Estudos fitoquímicos com as cascas do caule e com as folhas de Croton palanostigma Klotzsch (Euphorbiaceae) levaram ao isolamento do novo diterpeno clerodânico 8-epicordatina (2), além de éster metílico do ácido 12-oxohardwickiico (3), aparisthmano, cordatina (1), ácido ent-trachiloban-18-óico, óxido de ent-13-epimanoila, óxido de ent-3-oxo-13-epimanoila, óxido de ent-3β-hidroxi-13-epimanoila, sitosterol, estigmasterol, estigmastan-3-ona, 6β-hidroxiestigmast-4-en-3-ona, 6β-hidroxiestigmasta-4,22-dien-3-ona, estigmast-4-en-3-ona, estigmasta-4,22-dien-3-ona, ácido 3-O-acetilaleuritolico, 11α-hidroxiurs-12-en-3-ona, α-amirenona, 24-metilenocicloartenona e lupenona. Estas substâncias foram isoladas através de procedimentos fitoquímicos usuais e suas estruturas foram deduzidas por estudos espectroscópicos, incluindo experimentos em 2D. Adicionalmente, a estrutura cristalina de 8-epicordatina (2) foi determinada por difração de raios-X. Cálculos teóricos de RMN ao nível B3PW91/DGDZVP foram usados para confirmação dos assinalamentos dos deslocamentos químicos dos hidrogênios H-7α e H-7β de 8-epicordatina.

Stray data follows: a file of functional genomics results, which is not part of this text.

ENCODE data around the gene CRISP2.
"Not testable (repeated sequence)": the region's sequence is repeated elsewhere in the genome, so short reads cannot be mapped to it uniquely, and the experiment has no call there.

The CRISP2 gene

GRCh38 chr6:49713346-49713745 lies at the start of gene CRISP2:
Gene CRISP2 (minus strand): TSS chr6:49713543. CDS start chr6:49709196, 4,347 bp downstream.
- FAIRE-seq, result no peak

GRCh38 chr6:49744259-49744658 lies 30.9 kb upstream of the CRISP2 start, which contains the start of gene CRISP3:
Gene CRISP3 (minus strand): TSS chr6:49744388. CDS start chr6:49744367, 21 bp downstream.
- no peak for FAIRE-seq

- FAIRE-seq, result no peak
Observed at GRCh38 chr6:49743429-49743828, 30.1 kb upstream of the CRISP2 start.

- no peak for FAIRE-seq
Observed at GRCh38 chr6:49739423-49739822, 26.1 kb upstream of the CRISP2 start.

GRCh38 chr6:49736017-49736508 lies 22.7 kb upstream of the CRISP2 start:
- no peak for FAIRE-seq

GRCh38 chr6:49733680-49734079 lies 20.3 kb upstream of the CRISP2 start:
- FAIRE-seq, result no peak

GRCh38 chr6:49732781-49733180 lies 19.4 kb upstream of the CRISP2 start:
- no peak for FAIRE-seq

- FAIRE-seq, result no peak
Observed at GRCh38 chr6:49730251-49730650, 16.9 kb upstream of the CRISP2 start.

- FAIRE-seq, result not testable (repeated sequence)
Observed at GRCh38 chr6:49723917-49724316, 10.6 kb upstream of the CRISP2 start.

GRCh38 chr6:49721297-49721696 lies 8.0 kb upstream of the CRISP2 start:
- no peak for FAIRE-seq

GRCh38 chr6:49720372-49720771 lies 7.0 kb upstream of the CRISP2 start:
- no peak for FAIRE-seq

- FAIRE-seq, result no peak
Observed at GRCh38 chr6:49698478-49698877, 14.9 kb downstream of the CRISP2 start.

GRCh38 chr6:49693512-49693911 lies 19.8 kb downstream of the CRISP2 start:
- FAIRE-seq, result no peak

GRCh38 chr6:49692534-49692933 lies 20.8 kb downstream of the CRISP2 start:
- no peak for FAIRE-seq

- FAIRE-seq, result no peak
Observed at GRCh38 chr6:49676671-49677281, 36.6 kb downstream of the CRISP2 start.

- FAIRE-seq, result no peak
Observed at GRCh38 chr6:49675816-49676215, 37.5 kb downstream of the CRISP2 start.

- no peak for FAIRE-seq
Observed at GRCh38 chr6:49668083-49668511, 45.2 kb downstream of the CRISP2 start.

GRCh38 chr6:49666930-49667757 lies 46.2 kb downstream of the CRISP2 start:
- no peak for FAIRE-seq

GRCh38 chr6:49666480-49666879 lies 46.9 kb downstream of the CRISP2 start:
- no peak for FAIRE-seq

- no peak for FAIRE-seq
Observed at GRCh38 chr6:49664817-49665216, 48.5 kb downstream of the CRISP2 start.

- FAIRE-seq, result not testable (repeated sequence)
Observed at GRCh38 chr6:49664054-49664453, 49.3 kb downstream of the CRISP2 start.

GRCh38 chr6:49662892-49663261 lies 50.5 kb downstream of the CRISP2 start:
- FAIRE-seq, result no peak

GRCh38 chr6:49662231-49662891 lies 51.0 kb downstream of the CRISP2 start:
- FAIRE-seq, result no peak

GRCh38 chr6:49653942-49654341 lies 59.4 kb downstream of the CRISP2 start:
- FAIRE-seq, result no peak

Introduction

Croton palanostigma Klotzsch (Euphorbiaceae) is a medium-sized tree native to the Northern Brazilian coastal region. Phytochemical studies of the bark of C. palanostigma under the erroneous identification of Aparisthmium cordatum1 yielded two furan diterpenes with a clerodane skeleton, namely, aparisthman2 and cordatin (1).3 These compounds showed anti-ulcer activity similar to that of cimetidine (Tagamet®), a compound used for the treatment of peptic ulcers.4,5 This species, together with various Croton spp., is known to produce a red viscous sap called dragon's blood. The sap of C. palanostigma is reported to have various pharmacological and physiological actions.6 Phytochemical studies of dragon's blood obtained from Croton spp. led to the isolation of the alkaloid taspine,7 the dihydrobenzofuran lignans 3´,4-O-dimethylcedrusin8 and 4-O-methylcedrusin,9 and proanthocyanidins.10